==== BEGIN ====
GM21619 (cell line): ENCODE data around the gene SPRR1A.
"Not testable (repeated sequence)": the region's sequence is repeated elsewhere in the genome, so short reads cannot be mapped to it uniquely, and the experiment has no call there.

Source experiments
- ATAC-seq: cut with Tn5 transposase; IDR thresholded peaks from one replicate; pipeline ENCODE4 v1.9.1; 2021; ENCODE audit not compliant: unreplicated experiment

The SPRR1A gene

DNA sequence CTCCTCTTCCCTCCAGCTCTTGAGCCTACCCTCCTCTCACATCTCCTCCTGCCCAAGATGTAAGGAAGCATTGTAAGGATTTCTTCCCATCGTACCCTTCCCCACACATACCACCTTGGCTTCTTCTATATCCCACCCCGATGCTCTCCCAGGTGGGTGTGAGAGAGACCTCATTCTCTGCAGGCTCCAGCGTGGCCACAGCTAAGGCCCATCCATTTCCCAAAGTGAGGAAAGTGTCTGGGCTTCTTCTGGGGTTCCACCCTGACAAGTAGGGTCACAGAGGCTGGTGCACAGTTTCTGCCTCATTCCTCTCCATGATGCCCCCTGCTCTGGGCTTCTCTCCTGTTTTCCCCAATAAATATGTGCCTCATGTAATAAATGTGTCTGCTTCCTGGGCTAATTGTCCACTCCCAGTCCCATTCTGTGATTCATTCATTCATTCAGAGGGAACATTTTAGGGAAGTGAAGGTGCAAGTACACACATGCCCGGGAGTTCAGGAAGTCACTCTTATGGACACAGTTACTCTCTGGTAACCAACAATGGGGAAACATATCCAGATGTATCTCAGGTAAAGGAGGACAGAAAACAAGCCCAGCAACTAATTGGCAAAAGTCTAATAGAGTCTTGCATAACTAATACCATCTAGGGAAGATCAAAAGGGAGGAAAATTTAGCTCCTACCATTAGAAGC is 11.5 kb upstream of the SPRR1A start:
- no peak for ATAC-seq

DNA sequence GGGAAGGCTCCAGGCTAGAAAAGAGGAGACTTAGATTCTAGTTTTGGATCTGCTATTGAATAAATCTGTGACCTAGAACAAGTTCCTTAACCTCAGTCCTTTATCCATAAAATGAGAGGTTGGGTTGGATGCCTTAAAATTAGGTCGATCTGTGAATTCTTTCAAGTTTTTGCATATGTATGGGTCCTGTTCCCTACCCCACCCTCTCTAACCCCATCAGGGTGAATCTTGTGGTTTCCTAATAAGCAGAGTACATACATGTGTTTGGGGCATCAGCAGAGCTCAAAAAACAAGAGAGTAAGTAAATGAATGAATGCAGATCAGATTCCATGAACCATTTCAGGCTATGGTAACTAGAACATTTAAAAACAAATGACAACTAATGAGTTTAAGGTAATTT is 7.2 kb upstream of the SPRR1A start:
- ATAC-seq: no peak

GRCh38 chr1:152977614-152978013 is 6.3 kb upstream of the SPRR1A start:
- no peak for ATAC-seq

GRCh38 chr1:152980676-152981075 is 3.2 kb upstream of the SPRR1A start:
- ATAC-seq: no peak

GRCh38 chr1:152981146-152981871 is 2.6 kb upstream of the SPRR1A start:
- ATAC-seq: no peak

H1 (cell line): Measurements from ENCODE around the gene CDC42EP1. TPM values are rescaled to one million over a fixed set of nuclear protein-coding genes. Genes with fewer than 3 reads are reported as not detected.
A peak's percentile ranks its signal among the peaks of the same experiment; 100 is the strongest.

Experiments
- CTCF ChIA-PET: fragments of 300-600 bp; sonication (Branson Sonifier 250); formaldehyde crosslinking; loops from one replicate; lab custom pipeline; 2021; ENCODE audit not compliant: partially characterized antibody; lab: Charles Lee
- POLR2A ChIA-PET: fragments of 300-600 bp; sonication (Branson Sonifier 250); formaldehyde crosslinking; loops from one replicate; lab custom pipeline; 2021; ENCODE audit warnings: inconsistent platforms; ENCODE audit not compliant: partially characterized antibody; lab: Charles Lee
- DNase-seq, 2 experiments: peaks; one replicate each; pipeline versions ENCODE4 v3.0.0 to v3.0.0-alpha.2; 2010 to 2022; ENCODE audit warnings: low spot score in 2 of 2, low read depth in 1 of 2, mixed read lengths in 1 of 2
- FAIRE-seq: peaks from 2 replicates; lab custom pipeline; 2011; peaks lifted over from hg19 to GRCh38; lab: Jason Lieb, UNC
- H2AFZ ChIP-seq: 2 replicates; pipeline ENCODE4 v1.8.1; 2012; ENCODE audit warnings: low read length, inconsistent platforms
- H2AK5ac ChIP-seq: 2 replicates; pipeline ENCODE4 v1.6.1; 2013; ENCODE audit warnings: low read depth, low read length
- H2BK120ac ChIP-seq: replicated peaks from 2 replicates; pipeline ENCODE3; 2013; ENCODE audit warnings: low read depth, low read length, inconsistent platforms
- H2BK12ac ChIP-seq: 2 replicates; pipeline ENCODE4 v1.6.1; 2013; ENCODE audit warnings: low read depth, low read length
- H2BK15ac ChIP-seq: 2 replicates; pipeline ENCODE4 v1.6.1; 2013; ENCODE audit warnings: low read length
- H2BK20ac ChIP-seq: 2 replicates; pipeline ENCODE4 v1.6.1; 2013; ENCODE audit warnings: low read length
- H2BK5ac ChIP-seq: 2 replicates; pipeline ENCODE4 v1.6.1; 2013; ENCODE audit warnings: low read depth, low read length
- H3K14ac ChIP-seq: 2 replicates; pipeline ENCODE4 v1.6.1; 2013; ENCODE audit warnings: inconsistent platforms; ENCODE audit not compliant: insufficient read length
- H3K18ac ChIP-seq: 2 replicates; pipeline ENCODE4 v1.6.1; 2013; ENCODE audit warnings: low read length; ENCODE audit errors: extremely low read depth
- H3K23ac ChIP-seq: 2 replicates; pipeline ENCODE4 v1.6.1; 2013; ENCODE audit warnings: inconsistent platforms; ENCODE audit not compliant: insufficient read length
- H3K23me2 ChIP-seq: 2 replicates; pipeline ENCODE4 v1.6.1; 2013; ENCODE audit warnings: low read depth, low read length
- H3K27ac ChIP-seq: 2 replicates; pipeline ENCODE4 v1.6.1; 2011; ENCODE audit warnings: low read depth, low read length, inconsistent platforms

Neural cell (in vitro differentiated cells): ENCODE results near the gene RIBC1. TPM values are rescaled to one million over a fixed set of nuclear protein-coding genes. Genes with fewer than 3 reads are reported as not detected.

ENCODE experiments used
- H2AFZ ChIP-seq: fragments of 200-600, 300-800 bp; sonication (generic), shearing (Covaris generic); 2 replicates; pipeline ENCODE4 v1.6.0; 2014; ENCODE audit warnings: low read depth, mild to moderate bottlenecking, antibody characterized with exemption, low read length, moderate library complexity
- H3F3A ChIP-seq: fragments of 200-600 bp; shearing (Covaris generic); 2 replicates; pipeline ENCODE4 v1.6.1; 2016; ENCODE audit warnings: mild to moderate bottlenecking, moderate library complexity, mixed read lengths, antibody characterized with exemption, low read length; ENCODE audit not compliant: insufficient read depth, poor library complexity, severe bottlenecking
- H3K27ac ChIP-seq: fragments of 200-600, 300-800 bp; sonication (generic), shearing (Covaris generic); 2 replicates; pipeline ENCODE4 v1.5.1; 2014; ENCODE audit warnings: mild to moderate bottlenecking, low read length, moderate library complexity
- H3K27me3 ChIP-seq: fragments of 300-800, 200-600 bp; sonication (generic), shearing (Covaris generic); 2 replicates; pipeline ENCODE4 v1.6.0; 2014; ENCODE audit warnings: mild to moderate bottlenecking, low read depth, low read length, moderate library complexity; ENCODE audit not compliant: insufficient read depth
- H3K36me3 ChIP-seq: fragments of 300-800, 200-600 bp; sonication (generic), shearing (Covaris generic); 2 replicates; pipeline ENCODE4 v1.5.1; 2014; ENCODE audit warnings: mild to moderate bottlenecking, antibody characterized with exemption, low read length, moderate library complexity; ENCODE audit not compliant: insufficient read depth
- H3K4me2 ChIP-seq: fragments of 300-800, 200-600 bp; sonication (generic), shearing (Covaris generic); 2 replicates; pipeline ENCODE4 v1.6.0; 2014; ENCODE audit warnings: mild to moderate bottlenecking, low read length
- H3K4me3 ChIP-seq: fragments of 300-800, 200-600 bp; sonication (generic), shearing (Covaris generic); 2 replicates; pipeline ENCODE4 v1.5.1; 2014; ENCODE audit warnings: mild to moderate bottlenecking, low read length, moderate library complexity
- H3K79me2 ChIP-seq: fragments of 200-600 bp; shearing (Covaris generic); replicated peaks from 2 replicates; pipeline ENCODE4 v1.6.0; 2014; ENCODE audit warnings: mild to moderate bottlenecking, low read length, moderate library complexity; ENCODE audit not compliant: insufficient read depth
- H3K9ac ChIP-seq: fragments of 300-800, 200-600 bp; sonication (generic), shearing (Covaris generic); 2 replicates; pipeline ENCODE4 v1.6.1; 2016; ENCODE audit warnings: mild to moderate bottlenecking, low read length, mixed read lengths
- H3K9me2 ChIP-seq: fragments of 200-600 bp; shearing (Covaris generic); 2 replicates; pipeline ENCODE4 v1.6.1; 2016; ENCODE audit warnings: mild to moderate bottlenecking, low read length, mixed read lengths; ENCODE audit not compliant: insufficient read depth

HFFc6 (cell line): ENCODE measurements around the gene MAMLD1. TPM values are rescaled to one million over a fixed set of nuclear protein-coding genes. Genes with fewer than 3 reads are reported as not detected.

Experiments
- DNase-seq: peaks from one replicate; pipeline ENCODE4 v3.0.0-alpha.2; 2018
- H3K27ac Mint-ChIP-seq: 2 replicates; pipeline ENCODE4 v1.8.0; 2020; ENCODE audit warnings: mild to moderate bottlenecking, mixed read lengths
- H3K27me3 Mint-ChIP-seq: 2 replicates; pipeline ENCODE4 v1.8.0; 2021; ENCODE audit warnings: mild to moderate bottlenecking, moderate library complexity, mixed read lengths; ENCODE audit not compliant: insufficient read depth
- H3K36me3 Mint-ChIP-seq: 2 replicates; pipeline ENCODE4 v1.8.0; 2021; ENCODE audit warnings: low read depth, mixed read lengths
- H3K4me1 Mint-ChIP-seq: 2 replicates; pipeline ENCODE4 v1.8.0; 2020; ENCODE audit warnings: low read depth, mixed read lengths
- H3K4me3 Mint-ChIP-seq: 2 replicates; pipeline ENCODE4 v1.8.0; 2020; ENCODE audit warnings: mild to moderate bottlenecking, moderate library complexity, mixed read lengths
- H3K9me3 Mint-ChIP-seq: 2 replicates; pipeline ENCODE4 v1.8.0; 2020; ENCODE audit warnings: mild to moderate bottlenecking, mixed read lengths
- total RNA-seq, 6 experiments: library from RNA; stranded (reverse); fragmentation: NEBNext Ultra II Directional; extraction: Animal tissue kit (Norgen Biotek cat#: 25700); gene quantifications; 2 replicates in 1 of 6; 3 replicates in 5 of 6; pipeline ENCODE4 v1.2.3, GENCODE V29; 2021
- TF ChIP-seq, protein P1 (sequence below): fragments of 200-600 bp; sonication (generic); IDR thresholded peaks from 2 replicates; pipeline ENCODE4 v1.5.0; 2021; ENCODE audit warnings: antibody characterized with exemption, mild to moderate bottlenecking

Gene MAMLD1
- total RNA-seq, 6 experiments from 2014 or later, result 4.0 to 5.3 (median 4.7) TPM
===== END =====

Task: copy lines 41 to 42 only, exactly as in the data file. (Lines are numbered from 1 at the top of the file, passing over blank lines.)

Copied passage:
- H3K36me3 ChIP-seq: fragments of 300-800, 200-600 bp; sonication (generic), shearing (Covaris generic); 2 replicates; pipeline ENCODE4 v1.5.1; 2014; ENCODE audit warnings: mild to moderate bottlenecking, antibody characterized with exemption, low read length, moderate library complexity; ENCODE audit not compliant: insufficient read depth
- H3K4me2 ChIP-seq: fragments of 300-800, 200-600 bp; sonication (generic), shearing (Covaris generic); 2 replicates; pipeline ENCODE4 v1.6.0; 2014; ENCODE audit warnings: mild to moderate bottlenecking, low read length